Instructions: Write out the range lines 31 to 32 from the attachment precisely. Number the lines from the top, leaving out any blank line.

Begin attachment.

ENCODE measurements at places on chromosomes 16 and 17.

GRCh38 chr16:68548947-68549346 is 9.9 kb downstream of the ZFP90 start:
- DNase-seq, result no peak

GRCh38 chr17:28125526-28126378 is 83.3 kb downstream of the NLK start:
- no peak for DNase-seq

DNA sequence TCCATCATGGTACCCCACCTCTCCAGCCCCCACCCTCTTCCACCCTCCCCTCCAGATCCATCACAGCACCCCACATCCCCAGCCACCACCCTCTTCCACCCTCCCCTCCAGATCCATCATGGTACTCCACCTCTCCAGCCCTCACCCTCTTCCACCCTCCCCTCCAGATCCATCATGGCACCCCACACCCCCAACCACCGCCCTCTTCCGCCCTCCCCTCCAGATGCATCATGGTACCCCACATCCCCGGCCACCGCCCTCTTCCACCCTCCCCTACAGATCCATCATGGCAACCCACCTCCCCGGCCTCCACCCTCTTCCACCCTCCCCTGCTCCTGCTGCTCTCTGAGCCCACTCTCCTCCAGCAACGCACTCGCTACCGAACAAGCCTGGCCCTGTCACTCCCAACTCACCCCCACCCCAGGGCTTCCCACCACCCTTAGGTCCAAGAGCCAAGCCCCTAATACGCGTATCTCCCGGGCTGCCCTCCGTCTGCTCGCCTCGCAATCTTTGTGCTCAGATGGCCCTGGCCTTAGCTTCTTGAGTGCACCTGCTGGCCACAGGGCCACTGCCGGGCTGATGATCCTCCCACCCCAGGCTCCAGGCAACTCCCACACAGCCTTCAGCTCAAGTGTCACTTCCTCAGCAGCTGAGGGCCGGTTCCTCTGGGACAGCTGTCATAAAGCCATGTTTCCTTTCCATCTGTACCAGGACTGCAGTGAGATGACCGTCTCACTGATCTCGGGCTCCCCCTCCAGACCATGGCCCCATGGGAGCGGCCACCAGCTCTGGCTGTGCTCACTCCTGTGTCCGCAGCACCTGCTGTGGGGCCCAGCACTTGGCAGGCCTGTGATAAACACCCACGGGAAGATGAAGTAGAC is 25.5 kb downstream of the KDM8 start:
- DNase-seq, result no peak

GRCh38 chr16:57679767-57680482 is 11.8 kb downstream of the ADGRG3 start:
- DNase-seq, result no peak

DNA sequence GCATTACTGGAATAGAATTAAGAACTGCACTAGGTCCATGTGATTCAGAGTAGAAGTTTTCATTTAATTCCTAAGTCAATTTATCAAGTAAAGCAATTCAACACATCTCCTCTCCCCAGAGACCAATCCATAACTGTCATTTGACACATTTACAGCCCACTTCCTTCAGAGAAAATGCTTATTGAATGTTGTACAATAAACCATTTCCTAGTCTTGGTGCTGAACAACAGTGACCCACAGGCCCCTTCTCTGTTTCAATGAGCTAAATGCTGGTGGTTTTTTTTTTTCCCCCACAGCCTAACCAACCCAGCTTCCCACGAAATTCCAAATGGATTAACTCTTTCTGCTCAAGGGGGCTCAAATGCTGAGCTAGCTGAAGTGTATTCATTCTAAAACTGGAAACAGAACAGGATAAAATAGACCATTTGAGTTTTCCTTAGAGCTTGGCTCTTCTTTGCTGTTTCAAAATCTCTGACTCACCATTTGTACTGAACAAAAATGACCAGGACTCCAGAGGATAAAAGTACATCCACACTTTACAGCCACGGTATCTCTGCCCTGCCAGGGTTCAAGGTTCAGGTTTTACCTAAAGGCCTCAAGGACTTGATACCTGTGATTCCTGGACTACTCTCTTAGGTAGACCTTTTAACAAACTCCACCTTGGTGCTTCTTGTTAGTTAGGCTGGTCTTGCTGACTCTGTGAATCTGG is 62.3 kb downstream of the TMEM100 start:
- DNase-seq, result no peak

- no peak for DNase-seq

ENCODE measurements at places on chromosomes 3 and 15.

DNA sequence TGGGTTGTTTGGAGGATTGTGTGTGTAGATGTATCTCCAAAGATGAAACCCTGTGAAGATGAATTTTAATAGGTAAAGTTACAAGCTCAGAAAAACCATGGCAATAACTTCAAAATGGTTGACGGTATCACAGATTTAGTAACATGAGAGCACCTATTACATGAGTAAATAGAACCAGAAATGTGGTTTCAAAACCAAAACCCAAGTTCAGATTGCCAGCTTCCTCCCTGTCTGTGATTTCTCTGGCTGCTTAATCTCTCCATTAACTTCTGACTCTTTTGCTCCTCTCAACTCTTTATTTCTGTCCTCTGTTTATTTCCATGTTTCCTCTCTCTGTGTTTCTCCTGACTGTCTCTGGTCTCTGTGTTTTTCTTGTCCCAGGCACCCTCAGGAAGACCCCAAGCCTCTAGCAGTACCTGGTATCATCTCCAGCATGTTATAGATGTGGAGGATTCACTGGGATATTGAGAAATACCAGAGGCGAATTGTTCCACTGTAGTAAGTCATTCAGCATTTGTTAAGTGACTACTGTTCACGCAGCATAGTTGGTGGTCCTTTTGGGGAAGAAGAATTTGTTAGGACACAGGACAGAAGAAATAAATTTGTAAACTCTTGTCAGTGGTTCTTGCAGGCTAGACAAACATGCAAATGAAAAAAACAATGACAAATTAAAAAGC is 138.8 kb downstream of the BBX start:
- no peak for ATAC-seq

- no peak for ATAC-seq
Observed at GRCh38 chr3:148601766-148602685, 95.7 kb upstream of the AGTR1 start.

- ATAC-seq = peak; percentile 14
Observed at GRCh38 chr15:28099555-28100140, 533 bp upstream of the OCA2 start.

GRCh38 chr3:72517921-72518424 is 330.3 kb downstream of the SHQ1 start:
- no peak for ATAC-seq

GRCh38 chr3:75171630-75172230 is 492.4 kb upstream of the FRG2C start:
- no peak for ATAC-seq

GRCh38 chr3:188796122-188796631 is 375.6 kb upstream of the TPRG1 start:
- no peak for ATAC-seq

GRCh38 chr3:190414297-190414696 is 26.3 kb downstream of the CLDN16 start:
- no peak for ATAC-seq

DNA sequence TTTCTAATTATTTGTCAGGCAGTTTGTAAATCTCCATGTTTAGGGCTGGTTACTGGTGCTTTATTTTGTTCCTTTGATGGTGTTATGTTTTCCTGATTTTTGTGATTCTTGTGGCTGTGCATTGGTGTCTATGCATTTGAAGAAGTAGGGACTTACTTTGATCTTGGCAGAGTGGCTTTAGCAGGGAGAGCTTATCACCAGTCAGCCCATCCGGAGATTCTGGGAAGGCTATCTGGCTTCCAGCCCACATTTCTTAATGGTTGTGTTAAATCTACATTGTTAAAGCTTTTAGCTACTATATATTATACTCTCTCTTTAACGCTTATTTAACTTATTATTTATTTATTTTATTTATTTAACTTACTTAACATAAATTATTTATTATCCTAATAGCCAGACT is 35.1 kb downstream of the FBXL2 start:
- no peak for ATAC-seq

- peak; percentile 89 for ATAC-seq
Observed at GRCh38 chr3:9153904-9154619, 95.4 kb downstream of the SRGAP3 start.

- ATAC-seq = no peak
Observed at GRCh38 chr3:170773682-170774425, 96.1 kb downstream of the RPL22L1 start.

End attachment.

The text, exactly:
Observed at GRCh38 chr3:9153904-9154619, 95.4 kb downstream of the SRGAP3 start.

- ATAC-seq = no peak